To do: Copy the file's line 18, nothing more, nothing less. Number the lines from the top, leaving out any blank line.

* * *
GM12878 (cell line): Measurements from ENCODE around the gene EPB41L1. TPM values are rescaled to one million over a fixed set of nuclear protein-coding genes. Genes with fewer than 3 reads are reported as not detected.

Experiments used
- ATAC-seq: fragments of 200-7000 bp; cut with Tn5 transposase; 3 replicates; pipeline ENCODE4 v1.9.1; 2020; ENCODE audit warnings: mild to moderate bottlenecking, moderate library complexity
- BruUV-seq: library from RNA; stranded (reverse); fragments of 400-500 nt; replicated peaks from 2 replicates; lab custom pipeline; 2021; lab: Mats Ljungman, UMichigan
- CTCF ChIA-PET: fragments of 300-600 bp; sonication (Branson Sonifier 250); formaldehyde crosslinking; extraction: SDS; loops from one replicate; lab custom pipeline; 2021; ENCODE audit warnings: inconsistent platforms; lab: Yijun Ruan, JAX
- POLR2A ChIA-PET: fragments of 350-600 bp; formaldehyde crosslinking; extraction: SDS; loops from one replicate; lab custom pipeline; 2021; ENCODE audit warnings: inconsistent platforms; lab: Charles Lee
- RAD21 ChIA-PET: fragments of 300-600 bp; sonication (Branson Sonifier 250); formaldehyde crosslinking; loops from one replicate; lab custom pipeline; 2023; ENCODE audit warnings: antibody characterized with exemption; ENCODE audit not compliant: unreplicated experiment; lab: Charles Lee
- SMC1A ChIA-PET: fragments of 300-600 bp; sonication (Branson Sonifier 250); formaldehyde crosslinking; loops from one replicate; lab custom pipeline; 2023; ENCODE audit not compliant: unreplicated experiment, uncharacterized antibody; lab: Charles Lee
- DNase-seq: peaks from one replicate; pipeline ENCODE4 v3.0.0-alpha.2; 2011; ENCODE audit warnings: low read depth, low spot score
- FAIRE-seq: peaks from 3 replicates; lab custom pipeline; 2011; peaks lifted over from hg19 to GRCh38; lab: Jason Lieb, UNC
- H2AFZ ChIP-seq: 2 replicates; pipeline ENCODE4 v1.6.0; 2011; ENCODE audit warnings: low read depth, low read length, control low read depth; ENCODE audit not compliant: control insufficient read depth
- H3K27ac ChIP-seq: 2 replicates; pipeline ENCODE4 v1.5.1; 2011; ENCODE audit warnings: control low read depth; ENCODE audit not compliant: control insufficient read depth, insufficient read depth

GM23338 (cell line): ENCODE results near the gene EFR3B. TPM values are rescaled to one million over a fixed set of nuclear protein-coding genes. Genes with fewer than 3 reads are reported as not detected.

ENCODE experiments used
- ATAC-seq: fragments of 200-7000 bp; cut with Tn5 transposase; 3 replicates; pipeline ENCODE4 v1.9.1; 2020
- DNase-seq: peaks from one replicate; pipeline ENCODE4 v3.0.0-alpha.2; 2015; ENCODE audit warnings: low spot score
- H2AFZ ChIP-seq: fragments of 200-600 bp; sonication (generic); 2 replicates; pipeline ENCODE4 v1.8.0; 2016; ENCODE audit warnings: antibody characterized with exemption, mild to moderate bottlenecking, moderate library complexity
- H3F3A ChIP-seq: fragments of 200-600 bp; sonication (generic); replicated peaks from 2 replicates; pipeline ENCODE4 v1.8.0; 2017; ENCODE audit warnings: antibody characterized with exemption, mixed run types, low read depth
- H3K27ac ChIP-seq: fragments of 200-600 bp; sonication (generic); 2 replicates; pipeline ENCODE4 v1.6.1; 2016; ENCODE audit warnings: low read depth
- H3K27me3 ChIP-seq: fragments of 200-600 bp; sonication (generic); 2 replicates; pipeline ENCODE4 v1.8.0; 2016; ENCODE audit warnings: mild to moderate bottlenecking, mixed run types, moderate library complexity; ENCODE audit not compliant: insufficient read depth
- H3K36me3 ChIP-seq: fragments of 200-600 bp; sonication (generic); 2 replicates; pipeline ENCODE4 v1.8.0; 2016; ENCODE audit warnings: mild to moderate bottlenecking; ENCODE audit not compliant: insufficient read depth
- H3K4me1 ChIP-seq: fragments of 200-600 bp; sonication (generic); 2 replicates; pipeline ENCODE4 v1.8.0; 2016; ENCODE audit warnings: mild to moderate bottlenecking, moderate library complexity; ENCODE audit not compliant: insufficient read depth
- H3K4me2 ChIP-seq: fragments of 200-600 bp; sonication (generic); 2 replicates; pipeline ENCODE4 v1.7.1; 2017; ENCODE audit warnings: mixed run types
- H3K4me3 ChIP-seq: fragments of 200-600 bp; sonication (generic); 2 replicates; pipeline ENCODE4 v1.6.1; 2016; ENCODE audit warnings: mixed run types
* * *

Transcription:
- H3F3A ChIP-seq: fragments of 200-600 bp; sonication (generic); replicated peaks from 2 replicates; pipeline ENCODE4 v1.8.0; 2017; ENCODE audit warnings: antibody characterized with exemption, mixed run types, low read depth